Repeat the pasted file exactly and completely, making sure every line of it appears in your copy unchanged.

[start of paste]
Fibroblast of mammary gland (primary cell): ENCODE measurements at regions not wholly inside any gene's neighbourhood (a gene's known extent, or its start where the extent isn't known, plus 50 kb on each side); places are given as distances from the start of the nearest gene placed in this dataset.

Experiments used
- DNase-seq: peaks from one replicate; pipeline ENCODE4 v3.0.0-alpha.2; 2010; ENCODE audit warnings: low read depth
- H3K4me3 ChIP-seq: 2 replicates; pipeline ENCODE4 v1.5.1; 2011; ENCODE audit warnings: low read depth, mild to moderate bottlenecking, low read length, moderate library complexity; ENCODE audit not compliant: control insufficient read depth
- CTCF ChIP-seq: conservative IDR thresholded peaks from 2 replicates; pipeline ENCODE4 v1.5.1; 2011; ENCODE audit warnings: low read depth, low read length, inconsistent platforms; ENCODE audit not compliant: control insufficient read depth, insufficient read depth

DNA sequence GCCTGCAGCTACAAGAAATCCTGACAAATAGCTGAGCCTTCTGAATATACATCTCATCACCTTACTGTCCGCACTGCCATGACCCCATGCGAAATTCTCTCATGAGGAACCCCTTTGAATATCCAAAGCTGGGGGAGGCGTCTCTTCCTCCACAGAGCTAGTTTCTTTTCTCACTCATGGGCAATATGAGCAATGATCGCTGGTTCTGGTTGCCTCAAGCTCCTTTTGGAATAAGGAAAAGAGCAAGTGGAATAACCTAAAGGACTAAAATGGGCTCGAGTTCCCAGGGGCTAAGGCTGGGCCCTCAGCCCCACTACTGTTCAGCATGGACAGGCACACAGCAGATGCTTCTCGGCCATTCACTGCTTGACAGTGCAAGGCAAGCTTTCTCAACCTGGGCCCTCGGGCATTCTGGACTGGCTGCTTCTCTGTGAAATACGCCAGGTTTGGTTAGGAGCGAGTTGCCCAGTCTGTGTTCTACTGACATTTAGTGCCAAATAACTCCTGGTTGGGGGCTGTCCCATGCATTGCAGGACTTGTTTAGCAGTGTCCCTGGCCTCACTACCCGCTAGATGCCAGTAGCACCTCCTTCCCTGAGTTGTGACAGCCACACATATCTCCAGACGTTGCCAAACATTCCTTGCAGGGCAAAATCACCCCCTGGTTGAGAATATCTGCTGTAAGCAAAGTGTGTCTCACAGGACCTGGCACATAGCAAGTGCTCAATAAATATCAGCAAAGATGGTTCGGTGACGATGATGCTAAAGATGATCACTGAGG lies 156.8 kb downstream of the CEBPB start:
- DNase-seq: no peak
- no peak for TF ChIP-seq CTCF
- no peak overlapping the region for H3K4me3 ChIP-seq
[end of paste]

Fibroblast of mammary gland (primary cell): ENCODE measurements at regions not wholly inside any gene's neighbourhood (a gene's known extent, or its start where the extent isn't known, plus 50 kb on each side); places are given as distances from the start of the nearest gene placed in this dataset.

Experiments used
- DNase-seq: peaks from one replicate; pipeline ENCODE4 v3.0.0-alpha.2; 2010; ENCODE audit warnings: low read depth
- H3K4me3 ChIP-seq: 2 replicates; pipeline ENCODE4 v1.5.1; 2011; ENCODE audit warnings: low read depth, mild to moderate bottlenecking, low read length, moderate library complexity; ENCODE audit not compliant: control insufficient read depth
- CTCF ChIP-seq: conservative IDR thresholded peaks from 2 replicates; pipeline ENCODE4 v1.5.1; 2011; ENCODE audit warnings: low read depth, low read length, inconsistent platforms; ENCODE audit not compliant: control insufficient read depth, insufficient read depth

DNA sequence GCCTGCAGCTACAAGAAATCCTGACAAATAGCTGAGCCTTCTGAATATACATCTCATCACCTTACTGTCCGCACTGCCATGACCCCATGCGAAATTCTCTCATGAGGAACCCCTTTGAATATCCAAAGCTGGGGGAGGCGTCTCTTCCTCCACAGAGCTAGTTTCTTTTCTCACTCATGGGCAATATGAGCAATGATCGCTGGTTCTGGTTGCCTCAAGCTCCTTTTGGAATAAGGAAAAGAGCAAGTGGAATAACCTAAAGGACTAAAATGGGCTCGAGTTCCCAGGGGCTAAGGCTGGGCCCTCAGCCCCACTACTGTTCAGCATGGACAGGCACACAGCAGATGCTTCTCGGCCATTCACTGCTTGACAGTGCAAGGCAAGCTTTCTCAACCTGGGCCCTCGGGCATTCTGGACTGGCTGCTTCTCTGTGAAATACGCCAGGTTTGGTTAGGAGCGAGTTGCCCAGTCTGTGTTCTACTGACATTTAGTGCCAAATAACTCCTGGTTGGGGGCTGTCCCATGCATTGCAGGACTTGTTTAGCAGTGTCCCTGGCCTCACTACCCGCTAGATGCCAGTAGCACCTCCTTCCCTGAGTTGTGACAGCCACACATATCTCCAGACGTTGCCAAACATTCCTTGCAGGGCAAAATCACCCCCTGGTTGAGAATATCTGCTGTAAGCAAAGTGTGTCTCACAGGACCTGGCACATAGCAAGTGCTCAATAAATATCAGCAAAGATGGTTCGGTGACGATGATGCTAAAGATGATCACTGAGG lies 156.8 kb downstream of the CEBPB start:
- DNase-seq: no peak
- no peak for TF ChIP-seq CTCF
- no peak overlapping the region for H3K4me3 ChIP-seq